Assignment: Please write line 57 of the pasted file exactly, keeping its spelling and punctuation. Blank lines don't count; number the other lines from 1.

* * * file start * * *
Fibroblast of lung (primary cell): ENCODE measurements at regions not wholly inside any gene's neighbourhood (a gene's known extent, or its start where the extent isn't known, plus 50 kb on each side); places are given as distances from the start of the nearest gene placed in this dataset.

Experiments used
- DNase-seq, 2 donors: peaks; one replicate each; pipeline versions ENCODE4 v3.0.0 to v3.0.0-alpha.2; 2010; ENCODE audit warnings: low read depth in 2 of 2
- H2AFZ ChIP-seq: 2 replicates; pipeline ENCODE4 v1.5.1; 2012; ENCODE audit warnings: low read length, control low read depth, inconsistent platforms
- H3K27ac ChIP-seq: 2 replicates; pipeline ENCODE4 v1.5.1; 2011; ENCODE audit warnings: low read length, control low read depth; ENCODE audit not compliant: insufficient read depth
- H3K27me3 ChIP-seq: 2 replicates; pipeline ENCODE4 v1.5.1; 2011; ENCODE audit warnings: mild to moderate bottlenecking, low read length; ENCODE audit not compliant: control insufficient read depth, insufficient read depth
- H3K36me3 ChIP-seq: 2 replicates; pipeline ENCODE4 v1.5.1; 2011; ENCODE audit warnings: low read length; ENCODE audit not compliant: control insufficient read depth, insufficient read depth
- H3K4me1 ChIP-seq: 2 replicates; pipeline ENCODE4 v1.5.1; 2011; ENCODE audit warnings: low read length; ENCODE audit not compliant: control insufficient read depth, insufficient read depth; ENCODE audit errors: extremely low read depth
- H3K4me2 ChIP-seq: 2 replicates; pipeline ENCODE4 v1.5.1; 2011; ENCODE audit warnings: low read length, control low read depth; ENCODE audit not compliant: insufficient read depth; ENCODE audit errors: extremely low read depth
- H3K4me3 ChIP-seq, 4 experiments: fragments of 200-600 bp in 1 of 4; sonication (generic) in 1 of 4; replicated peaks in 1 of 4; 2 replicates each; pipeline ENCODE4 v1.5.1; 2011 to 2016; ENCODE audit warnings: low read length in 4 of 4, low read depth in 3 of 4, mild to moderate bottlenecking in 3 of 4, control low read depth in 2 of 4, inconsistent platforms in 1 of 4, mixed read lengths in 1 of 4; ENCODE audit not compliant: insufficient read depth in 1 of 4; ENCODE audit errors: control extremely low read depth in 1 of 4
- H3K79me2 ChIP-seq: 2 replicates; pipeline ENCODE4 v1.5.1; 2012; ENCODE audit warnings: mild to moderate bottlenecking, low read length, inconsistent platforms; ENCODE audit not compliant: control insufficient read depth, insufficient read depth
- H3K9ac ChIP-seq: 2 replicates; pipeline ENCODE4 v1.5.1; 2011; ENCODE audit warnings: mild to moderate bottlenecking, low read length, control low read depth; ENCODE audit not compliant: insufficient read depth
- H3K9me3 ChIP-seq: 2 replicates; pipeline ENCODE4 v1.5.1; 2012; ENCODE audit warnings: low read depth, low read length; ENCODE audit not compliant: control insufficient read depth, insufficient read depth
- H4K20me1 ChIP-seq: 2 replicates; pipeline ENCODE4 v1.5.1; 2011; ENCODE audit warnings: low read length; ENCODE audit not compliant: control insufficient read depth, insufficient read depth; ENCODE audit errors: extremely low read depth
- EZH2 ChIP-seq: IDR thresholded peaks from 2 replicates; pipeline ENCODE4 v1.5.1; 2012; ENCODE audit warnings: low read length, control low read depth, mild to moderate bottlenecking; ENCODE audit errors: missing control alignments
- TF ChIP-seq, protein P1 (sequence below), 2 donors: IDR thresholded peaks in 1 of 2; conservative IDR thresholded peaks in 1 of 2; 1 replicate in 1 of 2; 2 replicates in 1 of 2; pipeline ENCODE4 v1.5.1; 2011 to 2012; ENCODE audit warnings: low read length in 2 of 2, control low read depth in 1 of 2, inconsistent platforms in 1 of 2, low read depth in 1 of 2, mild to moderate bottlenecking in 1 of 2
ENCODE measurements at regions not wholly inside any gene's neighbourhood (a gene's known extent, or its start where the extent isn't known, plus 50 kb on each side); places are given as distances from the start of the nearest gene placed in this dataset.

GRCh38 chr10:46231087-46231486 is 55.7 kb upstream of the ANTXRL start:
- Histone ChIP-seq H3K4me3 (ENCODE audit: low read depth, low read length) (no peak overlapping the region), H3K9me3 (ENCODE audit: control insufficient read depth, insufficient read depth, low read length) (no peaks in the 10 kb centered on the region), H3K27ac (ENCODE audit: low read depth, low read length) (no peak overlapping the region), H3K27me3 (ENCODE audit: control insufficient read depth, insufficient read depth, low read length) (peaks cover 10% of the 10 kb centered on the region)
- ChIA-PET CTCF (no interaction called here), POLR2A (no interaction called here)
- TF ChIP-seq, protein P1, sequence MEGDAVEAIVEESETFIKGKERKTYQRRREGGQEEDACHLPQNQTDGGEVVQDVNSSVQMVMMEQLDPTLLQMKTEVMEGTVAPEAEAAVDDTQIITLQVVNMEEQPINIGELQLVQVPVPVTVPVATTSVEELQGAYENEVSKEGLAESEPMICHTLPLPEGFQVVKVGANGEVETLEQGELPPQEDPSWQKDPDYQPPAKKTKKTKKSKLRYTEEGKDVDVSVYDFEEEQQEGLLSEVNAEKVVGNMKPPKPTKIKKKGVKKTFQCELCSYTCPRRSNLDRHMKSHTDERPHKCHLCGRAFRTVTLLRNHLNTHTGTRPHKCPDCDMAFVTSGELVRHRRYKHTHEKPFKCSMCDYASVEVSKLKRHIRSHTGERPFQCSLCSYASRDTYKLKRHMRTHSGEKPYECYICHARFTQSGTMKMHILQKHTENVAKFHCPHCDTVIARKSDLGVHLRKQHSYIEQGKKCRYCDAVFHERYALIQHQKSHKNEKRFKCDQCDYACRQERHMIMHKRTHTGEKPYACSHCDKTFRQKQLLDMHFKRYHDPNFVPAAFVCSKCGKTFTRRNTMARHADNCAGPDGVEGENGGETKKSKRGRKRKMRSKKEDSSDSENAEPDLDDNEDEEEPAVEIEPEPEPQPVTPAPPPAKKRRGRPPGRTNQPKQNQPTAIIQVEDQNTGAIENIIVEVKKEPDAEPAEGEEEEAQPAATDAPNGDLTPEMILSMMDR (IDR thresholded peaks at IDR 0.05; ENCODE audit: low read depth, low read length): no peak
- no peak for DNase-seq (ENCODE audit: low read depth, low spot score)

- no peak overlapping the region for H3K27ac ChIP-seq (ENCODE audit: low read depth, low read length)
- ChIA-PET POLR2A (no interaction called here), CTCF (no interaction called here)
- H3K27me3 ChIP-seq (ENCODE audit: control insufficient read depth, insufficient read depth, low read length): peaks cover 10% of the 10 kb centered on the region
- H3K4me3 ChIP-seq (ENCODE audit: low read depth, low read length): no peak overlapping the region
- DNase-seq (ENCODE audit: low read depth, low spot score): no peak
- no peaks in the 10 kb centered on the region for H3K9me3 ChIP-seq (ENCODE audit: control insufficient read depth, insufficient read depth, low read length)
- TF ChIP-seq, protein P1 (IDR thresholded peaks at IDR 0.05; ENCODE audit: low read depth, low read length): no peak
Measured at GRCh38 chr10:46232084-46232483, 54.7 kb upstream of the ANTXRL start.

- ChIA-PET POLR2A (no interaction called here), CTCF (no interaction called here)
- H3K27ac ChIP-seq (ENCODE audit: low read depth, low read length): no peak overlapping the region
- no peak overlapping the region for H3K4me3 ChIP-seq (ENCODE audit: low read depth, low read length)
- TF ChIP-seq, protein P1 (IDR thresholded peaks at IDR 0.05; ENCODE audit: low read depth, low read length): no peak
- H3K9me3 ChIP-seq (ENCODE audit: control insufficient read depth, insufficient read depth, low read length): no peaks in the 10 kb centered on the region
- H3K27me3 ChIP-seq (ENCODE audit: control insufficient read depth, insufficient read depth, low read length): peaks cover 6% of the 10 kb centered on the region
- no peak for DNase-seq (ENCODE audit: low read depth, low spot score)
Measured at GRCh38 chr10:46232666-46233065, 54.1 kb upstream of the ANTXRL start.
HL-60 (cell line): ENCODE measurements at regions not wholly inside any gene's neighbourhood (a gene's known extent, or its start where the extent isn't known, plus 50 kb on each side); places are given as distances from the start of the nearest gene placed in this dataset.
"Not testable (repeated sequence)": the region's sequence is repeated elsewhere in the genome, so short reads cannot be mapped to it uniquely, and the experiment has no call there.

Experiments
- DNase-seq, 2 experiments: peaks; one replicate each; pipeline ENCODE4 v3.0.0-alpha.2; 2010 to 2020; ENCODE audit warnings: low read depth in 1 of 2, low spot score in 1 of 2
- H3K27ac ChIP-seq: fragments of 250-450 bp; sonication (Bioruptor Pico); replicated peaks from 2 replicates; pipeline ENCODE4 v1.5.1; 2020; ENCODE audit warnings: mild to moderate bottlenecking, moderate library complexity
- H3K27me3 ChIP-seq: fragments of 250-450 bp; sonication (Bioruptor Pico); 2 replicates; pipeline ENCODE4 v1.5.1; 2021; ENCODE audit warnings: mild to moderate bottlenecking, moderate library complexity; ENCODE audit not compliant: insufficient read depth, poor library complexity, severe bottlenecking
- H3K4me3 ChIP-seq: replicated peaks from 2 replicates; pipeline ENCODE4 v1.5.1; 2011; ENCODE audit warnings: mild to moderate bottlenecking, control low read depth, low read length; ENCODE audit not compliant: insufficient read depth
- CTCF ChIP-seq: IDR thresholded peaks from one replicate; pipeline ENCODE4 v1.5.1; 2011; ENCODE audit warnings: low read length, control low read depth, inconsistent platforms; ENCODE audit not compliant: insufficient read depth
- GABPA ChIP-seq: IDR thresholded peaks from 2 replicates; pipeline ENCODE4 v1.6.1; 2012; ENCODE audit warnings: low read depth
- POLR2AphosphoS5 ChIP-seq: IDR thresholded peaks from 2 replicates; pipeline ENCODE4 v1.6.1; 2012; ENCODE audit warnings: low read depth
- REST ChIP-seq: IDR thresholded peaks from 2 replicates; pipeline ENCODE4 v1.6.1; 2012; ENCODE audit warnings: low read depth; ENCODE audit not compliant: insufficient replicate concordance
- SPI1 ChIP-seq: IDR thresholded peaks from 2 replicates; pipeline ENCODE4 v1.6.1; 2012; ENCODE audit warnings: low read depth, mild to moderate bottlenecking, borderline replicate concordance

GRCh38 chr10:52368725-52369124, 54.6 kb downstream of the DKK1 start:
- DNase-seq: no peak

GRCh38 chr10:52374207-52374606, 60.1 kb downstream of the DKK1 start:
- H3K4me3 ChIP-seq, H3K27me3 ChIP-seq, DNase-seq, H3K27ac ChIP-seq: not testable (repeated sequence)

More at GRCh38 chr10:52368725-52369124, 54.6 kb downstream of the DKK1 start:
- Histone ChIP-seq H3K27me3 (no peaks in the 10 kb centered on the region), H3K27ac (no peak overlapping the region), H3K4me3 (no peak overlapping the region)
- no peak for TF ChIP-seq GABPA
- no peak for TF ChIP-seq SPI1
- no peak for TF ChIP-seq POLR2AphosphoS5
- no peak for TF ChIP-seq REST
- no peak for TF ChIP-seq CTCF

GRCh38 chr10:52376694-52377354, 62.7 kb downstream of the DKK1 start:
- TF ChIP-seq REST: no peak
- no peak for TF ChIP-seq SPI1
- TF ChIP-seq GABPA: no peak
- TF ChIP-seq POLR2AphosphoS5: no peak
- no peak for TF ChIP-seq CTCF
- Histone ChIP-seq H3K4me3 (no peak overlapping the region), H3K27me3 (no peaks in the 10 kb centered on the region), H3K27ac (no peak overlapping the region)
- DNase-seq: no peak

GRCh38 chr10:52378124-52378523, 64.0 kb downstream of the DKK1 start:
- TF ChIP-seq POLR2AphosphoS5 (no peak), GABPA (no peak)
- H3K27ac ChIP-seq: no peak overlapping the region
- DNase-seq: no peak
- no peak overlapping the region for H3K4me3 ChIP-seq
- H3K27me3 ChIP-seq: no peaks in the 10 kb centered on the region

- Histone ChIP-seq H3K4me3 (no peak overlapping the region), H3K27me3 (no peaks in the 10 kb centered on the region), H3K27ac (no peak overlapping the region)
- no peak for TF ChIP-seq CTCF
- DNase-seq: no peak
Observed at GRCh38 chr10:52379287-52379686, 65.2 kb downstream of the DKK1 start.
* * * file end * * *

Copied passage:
- no peak for TF ChIP-seq GABPA